Definitions and Examples of fragile, breakable, frangible
Learn when and how to use these words with these examples!
Easily broken or damaged; delicate.
The antique vase was so fragile that it had to be handled with extreme care.
Capable of being broken or damaged.
The package contained breakable items, so it had to be marked as fragile.
Capable of being broken or shattered.
The glass windows were made of frangible material that could easily break in case of an emergency.
Key Differences: fragile vs breakable vs frangible
- 1Fragile describes something that is delicate and easily broken or damaged.
- 2Breakable refers to something that can be broken or damaged, but not necessarily delicate.
- 3Frangible describes something that is specifically designed to break or shatter under pressure.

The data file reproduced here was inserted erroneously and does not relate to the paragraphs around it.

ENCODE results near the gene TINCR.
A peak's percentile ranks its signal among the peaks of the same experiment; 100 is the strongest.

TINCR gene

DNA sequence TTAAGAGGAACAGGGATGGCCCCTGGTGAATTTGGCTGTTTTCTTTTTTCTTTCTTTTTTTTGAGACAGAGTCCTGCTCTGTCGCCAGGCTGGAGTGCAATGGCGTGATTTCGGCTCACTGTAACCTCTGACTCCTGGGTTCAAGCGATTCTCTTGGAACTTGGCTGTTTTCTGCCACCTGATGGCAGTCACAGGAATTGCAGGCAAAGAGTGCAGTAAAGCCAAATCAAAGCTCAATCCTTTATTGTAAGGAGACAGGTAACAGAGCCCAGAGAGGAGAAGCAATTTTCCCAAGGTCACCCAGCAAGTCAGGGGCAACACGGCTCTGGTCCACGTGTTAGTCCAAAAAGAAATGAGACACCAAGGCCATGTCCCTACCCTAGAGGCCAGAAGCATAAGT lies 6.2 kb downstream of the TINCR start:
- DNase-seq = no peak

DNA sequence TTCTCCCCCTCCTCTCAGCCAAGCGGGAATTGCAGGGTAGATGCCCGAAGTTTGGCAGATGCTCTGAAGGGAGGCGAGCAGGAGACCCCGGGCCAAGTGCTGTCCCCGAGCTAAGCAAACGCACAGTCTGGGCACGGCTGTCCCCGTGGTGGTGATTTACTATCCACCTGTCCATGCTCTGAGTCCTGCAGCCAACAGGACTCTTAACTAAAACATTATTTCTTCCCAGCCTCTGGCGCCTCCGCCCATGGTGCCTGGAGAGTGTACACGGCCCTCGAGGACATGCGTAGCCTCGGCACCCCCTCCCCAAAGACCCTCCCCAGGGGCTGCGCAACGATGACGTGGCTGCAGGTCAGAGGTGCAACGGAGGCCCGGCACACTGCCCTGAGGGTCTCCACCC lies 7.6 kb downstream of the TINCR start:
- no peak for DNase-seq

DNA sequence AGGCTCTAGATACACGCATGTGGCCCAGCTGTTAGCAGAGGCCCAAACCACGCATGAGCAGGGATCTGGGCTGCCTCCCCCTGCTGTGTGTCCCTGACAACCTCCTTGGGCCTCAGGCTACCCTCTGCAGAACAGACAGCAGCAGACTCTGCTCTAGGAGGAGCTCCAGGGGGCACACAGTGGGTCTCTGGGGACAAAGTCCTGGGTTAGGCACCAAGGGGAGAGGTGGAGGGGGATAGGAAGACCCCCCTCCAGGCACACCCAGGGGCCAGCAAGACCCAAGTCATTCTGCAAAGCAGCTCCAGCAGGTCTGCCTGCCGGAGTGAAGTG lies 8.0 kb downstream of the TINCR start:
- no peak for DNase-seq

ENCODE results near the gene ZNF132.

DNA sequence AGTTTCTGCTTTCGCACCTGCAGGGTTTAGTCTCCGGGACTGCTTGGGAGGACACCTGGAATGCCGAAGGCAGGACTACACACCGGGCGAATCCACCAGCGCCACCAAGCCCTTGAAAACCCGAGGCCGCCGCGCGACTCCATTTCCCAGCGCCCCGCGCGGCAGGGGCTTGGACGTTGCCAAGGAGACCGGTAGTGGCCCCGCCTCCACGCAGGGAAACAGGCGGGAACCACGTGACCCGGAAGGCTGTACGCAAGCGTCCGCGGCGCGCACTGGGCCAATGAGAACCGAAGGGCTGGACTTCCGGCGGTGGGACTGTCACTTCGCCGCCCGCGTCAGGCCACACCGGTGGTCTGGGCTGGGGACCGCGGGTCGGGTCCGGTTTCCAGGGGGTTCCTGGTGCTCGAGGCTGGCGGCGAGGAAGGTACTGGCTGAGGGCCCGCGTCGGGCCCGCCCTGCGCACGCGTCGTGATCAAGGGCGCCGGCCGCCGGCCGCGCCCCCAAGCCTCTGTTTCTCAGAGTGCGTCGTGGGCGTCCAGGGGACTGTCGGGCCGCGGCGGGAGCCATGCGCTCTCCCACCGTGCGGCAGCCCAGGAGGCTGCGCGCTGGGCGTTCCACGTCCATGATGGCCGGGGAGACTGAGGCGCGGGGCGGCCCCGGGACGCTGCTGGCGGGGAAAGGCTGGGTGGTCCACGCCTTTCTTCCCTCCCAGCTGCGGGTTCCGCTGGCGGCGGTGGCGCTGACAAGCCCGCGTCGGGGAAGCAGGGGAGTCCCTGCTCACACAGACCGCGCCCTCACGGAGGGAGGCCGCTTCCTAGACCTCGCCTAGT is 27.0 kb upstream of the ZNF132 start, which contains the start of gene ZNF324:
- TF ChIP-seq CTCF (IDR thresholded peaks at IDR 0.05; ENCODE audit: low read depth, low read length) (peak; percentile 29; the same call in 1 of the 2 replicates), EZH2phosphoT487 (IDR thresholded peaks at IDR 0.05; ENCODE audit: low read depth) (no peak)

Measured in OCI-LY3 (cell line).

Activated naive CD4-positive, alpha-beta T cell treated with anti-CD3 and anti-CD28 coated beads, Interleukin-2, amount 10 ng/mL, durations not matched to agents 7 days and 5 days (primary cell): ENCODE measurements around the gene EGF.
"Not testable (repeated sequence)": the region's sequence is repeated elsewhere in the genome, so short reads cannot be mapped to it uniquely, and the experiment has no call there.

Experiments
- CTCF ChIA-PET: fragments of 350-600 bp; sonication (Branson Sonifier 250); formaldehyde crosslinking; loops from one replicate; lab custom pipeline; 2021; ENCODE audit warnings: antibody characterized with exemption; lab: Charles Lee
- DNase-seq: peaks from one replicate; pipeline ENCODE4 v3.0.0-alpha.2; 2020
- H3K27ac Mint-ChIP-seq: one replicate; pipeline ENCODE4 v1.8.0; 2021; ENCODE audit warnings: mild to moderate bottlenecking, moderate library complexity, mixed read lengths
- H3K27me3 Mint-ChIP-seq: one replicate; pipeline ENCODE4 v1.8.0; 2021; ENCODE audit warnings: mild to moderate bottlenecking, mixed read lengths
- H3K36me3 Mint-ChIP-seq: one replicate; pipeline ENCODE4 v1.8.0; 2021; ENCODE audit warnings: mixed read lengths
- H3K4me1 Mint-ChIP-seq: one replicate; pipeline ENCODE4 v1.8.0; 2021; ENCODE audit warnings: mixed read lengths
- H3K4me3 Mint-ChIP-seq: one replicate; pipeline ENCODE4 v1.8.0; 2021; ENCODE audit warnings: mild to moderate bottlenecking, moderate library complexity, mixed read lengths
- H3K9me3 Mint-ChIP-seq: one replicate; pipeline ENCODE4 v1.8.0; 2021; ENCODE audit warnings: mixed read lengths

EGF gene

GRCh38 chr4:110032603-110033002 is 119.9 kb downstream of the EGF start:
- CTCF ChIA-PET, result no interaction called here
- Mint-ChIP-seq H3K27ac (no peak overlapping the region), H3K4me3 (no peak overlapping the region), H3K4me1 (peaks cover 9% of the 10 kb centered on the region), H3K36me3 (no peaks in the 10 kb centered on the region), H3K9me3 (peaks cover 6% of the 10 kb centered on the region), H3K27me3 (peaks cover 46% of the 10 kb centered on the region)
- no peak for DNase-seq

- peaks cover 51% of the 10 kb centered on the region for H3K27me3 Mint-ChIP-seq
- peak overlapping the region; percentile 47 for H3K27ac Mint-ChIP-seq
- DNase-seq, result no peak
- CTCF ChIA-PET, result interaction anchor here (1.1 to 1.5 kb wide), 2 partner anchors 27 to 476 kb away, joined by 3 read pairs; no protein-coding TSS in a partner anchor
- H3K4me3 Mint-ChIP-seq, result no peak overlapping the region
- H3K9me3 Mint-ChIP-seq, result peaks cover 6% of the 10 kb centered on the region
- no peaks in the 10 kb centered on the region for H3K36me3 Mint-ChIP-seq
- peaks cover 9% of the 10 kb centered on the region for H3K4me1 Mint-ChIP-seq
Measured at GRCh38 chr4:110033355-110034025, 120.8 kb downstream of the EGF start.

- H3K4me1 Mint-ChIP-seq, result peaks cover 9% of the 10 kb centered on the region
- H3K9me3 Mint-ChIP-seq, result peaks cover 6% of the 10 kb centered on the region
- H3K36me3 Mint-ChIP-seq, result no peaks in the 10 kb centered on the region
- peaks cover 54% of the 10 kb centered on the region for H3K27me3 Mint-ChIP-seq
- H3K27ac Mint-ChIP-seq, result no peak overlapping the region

Effective Usage of fragile, breakable, frangible
- 1Packaging: Use fragile or breakable to indicate that a package contains delicate items that need to be handled with care.
- 2Safety: Use frangible to describe materials that are designed to break or shatter in order to prevent accidents or injuries.
- 3Product Design: Incorporate these antonyms when designing products that need to withstand pressure or impact.
The antonyms of nonfrangible describe objects that can easily break or shatter. Fragile is used to describe delicate objects, breakable refers to things that can be broken or damaged, and frangible describes materials that are designed to break or shatter under pressure. These words can be used in packaging, safety, and product design contexts.